The cast comprises Wynee Hu and Larry Toda, bunspecified-1oth core ensemble members of Theatre Diaspora, and local actors: Leo Lin, James Dixon, Ken Yoshikawa, Ashley Williams, Caitlin Fisher Draeger, Colin Kane, Adrian Baxter, Brooke Calcagno, and Isaiah Sims. Natasha Stockem is the stage manager for this production.

This Portland production is co-produced by Dmae Roberts, Samson Syharath, and Alex Haslett of Theatre Diaspora.

Following the performance on June 5th, the post-show talkback will include community members : Kara Carmosino (APANO), Michael Grice (Nothing But Quality education leader,) and Kimberly Moreland (author of African Americans in Portland.)

About the Directors

Bobby Bermea is the producing artistic director of The Beirut Wedding World Theatre Project, artistic director of BaseRoots Theatre, a founding member of Badass Theatre Company, and a long-standing member of Sojourn Theatre. He received a Drammy nomination for Outstanding Director for his work on unspecifiedWait Until Dark with Northwest Classical and recently directed The Blue Door f0r Profile Theatre Project. 

Jamie M. Rea, award-winning director, designer, and performer, has worked internationally, and is the executive artistic director for The Beirut Wedding World Theatre Project. Some of her local productions include The Devil and Billy Markham, Songs for a New World with Staged! and the Miracle Theatre Group, and The 1940’s Radio Hour with Enlightened Theatrics.

First read-through photos by Alex Haslett

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The Language Archive


MediaRites’ Theatre Diaspora presents staged readings of The Language Archive, a poignant comedy about dying languages and difficulties of love by award-winning playwright and television writer Julia Cho.

Screen shot 2016-03-27 at 3.38.22 PMDmae Roberts, executive producer of MediaRites, directs the cast: Tonya Jone Miller (previously in Breaking Glass), Leo Lin, Sofia May-Cuxim, Enrique E. Andrade, Wynee Hu (Theatre Diaspora producing ensemble member), and Alex Haslett is stage manager.

In The Language Archive, a language archivist is consumed by preserving and documenting dying languages from far-flung countries. Closer to home, however, he can’t communicate with his frustrated wife, nor deal with the deep feelings his lab assistant has for him.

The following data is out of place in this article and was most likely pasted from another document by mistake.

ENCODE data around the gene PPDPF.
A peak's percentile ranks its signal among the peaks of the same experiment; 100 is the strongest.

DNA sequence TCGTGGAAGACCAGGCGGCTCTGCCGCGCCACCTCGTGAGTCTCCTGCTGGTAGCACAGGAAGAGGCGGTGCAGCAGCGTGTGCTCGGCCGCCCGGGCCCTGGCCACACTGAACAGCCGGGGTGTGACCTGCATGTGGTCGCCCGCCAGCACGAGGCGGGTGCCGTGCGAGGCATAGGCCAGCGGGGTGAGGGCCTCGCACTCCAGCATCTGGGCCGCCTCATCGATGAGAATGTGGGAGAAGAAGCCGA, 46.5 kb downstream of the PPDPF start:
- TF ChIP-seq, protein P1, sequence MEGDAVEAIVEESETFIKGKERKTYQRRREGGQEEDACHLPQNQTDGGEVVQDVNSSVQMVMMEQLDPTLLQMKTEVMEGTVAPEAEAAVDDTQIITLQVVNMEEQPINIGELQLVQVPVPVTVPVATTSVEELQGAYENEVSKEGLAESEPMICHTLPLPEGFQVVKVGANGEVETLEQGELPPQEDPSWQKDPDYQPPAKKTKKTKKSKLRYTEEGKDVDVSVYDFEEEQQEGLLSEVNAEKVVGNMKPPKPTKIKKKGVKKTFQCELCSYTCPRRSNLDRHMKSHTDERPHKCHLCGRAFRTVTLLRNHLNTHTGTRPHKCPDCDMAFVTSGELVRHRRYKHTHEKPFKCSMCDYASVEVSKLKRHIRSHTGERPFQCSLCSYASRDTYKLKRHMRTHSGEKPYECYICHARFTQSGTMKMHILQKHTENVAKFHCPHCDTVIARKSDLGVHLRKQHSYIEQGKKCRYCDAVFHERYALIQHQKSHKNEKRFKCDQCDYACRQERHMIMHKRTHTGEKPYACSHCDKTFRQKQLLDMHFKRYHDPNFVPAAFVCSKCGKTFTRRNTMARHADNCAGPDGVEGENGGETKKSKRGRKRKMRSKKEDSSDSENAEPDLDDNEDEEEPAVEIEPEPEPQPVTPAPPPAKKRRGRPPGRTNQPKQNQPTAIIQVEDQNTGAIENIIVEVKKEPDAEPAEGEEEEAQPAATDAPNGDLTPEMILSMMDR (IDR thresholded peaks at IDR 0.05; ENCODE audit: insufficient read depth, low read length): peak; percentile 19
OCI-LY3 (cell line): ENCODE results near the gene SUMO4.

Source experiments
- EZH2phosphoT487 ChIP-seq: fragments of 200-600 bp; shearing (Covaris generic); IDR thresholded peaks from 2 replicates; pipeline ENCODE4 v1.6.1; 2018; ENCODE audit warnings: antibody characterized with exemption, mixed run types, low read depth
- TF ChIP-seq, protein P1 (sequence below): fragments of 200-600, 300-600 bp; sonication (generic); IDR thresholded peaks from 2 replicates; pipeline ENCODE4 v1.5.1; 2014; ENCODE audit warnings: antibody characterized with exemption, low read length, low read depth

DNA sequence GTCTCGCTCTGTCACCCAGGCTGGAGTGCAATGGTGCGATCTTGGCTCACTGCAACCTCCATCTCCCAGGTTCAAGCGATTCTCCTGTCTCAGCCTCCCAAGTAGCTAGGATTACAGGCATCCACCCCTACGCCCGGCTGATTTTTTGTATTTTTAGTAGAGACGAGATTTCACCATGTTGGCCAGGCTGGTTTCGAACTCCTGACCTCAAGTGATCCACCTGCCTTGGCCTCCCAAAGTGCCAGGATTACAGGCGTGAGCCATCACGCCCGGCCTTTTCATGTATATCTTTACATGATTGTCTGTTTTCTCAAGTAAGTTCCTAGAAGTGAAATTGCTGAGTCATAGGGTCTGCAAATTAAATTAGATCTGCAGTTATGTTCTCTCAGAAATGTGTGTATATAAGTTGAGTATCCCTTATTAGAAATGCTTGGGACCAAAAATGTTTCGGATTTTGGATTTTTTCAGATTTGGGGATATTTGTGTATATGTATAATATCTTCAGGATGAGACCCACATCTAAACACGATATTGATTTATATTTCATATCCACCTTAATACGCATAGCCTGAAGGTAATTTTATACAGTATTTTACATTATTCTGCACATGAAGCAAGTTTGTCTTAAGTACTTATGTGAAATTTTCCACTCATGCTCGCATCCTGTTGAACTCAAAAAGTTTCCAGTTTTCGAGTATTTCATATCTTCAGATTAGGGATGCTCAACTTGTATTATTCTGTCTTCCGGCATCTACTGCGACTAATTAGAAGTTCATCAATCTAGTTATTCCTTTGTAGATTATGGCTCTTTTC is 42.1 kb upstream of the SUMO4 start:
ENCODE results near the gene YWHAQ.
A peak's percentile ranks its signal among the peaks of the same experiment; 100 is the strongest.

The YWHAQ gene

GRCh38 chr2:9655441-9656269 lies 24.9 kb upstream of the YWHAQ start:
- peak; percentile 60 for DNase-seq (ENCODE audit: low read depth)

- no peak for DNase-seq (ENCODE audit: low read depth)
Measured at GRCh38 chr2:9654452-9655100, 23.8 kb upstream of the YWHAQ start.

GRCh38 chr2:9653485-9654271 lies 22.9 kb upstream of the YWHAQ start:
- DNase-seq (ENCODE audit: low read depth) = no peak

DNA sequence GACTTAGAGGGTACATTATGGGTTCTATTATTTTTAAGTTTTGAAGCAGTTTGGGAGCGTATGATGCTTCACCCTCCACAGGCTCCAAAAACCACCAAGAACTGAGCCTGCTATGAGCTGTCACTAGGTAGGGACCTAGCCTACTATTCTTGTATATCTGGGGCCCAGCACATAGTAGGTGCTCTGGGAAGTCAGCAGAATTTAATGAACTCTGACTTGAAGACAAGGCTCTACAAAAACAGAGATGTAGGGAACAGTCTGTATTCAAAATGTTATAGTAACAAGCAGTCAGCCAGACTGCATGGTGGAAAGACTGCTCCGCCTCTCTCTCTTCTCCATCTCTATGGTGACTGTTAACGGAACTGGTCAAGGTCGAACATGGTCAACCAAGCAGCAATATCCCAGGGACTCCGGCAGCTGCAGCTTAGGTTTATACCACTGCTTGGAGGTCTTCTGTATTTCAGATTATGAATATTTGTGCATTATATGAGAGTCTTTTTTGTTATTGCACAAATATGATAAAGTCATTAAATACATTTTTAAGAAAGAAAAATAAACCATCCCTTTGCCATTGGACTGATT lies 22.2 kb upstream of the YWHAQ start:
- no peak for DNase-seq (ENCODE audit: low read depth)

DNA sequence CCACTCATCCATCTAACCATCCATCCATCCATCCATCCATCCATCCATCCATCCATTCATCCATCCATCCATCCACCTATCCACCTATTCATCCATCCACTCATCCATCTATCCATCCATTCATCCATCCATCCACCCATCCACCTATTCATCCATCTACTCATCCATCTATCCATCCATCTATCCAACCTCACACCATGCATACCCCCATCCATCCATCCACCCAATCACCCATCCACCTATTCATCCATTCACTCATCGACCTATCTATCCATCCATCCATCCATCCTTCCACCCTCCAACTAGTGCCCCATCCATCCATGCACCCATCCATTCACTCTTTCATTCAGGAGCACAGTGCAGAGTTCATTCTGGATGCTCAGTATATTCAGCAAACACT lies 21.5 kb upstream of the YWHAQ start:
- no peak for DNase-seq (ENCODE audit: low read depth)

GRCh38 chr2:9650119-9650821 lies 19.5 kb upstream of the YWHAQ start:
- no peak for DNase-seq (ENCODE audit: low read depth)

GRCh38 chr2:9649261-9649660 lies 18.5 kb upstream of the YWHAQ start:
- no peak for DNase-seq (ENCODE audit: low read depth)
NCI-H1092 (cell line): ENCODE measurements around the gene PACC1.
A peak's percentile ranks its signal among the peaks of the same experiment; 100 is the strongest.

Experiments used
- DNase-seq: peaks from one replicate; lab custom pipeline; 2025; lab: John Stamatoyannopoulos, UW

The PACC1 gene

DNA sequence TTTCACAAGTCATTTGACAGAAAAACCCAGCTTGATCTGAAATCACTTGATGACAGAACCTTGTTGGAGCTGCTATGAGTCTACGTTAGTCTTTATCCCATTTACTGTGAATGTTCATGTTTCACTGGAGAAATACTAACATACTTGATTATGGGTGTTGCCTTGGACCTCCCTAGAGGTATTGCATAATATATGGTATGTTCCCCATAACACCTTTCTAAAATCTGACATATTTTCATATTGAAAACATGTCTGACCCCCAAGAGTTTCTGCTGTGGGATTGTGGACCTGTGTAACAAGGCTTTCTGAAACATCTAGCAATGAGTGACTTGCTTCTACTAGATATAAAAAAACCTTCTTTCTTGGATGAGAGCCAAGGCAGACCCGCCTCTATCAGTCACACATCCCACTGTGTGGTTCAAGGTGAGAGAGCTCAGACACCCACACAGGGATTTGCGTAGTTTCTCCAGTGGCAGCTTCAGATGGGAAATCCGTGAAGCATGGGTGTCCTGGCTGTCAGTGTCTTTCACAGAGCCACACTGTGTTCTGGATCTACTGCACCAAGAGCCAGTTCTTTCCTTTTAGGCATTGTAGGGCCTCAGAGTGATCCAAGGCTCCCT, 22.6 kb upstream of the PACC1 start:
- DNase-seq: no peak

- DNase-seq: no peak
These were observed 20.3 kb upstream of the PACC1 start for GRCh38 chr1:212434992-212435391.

The performance will open at 2pm on March 26th at Portland Center Stage (128 NW Eleventh Avenue, Portland, OR 97209) and will close at 2pm on April 2nd at the Milagro Theatre (525 SE Stark Street, Portland, OR 97214).

Tickets are $8 each. They can be purchased at http://securesite.pcs.org/single/SelectSeating.aspx?p=10017 for the 2pm March 26th show at Portland Center Stage, and at http://www.brownpapertickets.com/event/2510978 (service charge added) for the 2pm April 2nd show at the Milagro TheatreLA1

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The Sound of a Voice


MediaRites’ Theatre Diaspora, presents the last play of the 2015 season: The Sound of a Voice by noted playwright, David Henry Hwang at Portland Center Stage.  Directed by Samson Syharath and featuring Chisao Hata and Larry Toda, all Theatre Diaspora core ensemble members. Actor Mariko Kajita provides narration and shakuhachi (Japanese flute) music is performed by Larry Tyrrell, of Moonbridge music, a master shakuhachi player who performed with the Okayama Hogaku Ensemble and now performs in the Northwest. For tickets visit: http://www.pcs.org/blog/item/the-sound-of-a-voice/

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Theatre Diaspora is Oregon’s only professional Asian American/Pacific Islander (AAPI) theatre company, committed to portraying authentic AAPI cultural, historical, and social perspectives to reach broad audiences. By strongly advocating through compelling performances and post-show discussions, we are bridging communities to foster inclusion, social-awareness, and open conversations on race and cultural diversity – celebrating the AAPI experience. Theatre Diaspora is a project of MediaRites, an award-winning non-profit organization focused on cultural diversity by providing voices to the unheard.



Theatre Diaspora, a project of MediaRites is grateful for the support of our donors, sponsors and audiences who help to strengthen our communities by allowing us to offer stories that represent the AAPI experience in our community.

The Theatre Diaspora project

is made possible with generous support from




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In collaboration with our artistic partners…


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Past funders have included:





Contact Us:

Theatre Diaspora hopes to inspire dialogues and engagement as a platform for the AAPI community.
Please join the group and start the discussion.

Email: theatrediaspora@gmail.com